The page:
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Don't call Joe Claussell a DJ. "That's not who I am, I just like to play music," explains the New York City-based producer and, ah, player of music. Don't call his spell behind the turntables a set,either. "I don't put together sets," Claussell adds, a note of frustration creeping into his voice as he repeats the verboten word. "I don't have any preconceived plans beforehand. It's about the room, the way I'm feeling, and the way the crowd is feeling." And for heaven's sake, don't call Body & Soul (the now legendary Sunday evening event in downtown New York City where Claussell spins each week) a club. It's a party, Claussell insists, or to be more precise, a house party,with that all-important prefix defining not just the music at hand, but also the relaxed, dressed-down, "ain't nobody here but us folks" spirit.
If this self-image seems to be in stark contrast with the dominant media vision of the DJ as Filofax-toting superstar jetting first-class around the globe to five-figure three-hour engagements in elaborately bedecked cavernous halls, well, it's no accident. In fact Claussell's anachronistic tone may help explain the recent surge of international interest and curious fascination in both his own production work and Body & Soul. Much as "Ibiza" has become a code word for a militantly heterosexualized frat-boy take on dance culture, "Body & Soul" has come to signify a particularly sumptuous style of organic, percussion-driven deep-house music, along with a return to that form's roots in the ethos of gay, black sexuality.
The reasons for this rebirth extend beyond Body & Soul's soundtrack, though it would be hard to overstate the appeal of that event's trio of residents: Claussell, Danny Krivit, and Francois Kevorkian. The three throw down a singular mix that joyously embraces the origins of modern electronic dance music, from vintage Philly soul and diva-driven protodisco stompers, to of-the-moment Gamble & Huff-meet-Kraftwerk dubplates courtesy of Detroit's über-techno warriors, Underground Resistance. Of course that postmodern moment is just as likely to be followed by Stevie Wonder's "Do I Do" or Michael Jackson's "P.Y.T.," blissfully tweaked past the breaking point until only the high-end blares forth, sending the dance floor into an arms-hoisted-skyward fever.
"Sometimes I get so excited about a record," Claussell says. "I connect with it and get so filled with energy, it makes me go wild! That's why I'm chopping those records up. It helps me to communicate that energy to the crowd. You'll see me going crazy in the booth," he adds, pauses a beat, and then laughs, "because I'm really going crazy!"
Just as notable in Claussell's technique is the absence of frenetic pacing and incessant segueing so common these days. Instead, records are allowed to play out, emphasizing the primacy of the song itself. Other times, tracks are organized into momentum-building waves that end with dramatic silence, allowing the sweat-drenched crowd to applaud (as if witnessing a performance), catch their breath, gaze at each other, and then simply revel in the moment.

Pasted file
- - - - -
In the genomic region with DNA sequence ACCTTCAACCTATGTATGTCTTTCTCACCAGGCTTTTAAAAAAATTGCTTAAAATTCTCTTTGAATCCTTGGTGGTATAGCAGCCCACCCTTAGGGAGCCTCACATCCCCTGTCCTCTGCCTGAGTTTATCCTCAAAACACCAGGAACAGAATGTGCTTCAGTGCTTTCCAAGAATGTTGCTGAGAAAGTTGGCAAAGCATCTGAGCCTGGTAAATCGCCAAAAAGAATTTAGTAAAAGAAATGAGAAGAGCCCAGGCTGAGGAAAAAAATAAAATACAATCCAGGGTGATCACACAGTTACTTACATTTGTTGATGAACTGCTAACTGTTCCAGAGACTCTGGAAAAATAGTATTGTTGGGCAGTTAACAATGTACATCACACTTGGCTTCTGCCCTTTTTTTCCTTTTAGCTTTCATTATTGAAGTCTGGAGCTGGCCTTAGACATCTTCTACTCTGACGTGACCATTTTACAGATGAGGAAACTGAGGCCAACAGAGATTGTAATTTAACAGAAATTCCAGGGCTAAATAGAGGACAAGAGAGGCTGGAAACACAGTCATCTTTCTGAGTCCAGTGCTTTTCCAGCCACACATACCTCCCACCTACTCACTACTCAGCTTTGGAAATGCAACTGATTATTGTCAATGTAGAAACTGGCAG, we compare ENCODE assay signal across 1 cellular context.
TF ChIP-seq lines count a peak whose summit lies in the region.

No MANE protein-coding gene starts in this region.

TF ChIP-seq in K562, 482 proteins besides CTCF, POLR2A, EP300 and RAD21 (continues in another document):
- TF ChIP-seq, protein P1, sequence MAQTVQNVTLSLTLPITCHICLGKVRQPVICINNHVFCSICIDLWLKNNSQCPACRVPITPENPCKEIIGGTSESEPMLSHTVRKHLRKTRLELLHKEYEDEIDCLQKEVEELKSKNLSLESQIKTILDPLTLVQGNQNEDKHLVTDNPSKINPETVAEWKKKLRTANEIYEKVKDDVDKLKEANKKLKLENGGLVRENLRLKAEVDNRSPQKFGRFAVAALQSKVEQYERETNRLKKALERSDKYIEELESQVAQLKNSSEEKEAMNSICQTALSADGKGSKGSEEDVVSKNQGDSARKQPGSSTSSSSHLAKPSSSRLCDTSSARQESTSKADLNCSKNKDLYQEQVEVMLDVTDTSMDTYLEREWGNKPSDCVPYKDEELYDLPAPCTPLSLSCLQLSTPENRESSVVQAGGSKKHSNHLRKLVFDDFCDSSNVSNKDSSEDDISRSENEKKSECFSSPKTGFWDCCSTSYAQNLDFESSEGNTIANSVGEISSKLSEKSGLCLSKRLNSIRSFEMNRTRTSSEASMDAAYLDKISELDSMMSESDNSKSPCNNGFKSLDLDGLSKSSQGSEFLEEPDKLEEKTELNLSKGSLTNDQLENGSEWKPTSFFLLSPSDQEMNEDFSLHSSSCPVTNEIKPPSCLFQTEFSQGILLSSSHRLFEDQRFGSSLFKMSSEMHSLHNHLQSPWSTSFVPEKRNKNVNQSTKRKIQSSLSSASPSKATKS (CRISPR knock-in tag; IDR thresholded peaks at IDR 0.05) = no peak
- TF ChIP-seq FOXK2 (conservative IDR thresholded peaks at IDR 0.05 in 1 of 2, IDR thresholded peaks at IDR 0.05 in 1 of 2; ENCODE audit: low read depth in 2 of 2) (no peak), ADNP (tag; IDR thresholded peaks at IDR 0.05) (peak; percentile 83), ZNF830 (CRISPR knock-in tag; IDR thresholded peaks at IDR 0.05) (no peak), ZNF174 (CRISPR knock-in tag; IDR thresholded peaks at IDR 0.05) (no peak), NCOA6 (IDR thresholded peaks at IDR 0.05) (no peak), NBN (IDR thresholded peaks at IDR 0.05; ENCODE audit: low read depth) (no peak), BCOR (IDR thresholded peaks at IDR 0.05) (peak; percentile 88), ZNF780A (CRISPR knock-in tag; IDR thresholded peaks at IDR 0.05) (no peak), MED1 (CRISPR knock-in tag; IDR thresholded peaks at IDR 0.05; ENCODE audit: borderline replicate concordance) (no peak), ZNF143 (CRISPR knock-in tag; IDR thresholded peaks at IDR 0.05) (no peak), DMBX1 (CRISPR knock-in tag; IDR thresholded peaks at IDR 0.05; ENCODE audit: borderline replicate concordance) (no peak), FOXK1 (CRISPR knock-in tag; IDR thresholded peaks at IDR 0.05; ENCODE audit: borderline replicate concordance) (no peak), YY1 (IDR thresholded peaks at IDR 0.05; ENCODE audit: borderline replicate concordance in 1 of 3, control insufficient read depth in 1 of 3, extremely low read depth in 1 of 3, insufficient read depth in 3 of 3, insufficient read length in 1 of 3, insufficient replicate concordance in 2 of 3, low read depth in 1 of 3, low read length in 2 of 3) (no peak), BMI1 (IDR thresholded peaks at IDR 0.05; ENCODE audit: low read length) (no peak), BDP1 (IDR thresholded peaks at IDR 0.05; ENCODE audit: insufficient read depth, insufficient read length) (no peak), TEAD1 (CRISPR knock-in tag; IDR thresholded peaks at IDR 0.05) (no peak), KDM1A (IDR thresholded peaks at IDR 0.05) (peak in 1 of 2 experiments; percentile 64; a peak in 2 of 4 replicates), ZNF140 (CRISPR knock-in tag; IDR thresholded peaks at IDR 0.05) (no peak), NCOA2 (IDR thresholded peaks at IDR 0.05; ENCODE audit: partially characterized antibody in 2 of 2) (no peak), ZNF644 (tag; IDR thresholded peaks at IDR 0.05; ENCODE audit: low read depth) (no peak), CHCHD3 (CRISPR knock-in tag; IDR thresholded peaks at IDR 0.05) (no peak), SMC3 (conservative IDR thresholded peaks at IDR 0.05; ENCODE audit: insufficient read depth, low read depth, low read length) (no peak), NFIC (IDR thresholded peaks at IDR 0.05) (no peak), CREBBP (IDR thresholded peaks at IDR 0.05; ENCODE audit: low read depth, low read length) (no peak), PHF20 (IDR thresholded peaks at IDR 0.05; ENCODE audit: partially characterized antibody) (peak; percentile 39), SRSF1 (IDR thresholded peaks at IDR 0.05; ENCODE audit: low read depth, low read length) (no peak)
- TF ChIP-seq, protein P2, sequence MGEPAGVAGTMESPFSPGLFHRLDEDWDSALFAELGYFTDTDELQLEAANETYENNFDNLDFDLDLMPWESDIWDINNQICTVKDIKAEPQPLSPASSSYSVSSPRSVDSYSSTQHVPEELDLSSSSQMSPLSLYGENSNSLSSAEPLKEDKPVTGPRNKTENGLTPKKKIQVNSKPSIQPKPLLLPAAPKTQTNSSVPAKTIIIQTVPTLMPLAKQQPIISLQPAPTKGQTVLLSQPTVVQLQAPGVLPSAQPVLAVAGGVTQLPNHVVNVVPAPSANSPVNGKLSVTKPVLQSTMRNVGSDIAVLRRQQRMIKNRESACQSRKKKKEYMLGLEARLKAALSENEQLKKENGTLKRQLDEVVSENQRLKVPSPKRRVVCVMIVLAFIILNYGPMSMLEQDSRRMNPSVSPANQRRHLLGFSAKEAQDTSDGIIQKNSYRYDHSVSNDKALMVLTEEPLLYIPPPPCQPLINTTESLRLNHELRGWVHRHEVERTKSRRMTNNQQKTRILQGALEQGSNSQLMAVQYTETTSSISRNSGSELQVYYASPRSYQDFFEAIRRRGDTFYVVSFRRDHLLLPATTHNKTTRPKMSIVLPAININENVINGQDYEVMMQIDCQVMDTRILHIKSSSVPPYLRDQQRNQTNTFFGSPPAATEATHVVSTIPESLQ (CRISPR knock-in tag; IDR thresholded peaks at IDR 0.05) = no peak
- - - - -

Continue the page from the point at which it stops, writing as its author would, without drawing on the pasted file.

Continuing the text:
Add Body & Soul's lack of a liquor license, sparse drug use (at least in comparison with the bulk of clubland), a refreshing tea-dance time slot that kicks off in the late afternoon and peaks by 8:00 p.m., a strictly egalitarian door policy (you pay the fourteen-dollar cover, you get in the door -- there's no princess with a clipboard picking and choosing the lucky few), and what you have is a genuine throwback to the glory days and post-Stonewall vibe of the Loft and the Paradise Garage. Which is hardly a coincidence: Kevorkian spun regularly at the Garage alongside Larry Levan in the early Eighties, and many of the fiercest dance-floor regulars also carry firsthand memories of those halcyon spots, as well as the telltale sign of people who take their partying seriously -- a change of dry clothes for the trip home.
It was these defining characteristics that helped keep Body & Soul (and perhaps deep-house music in general) an under-the-radar treasure. Viewed as declassé by the fashionista brigades, and with a sound too firmly wed to the R&B continuum for most raver's tastes, the party quietly built a devoted following sprinkled with electronica's cognoscenti.
The past six months, however, have seen a wave of publicity for Body & Soul, with awestruck features in virtually every European music publication (even Spinhas jumped onboard with a striking double-page graphic spread in its current issue). The end result resembles a polyglot gathering straight out of a Rainbow Coalition-era Jesse Jackson speech: black intertwining with white, hip Japanese tourists in baggy jeans enthusiastically boogying alongside towering muscle queens stripped to the waist.
Of course the demographic shift on hand now threatens to critically alter the party's unique feel. So is Body & Soul in danger of becoming a victim of its own success? "I think it's a little late to worry about that," replies Claussell with bemusement. "Body & Soul has definitely been overexposed. Obviously when something moves from being new to becoming trendy and overhyped...." He trails off, preferring not to elaborate on tales of ongoing behind-the-scenes tension amid the party's surge of popularity and frequent over-capacity draw. Choosing his words carefully, Claussell continues, "When you go into a place, you go there for the sole purpose of having a good time. As a dancer, you go there to dance. If you're a DJ you go to play music. And that's all I really want to be involved with. The main focus of this party wasn't to be written up in magazines or be voted 'Greatest DJ in the World.' The main focus was to party -- that's it -- to party!"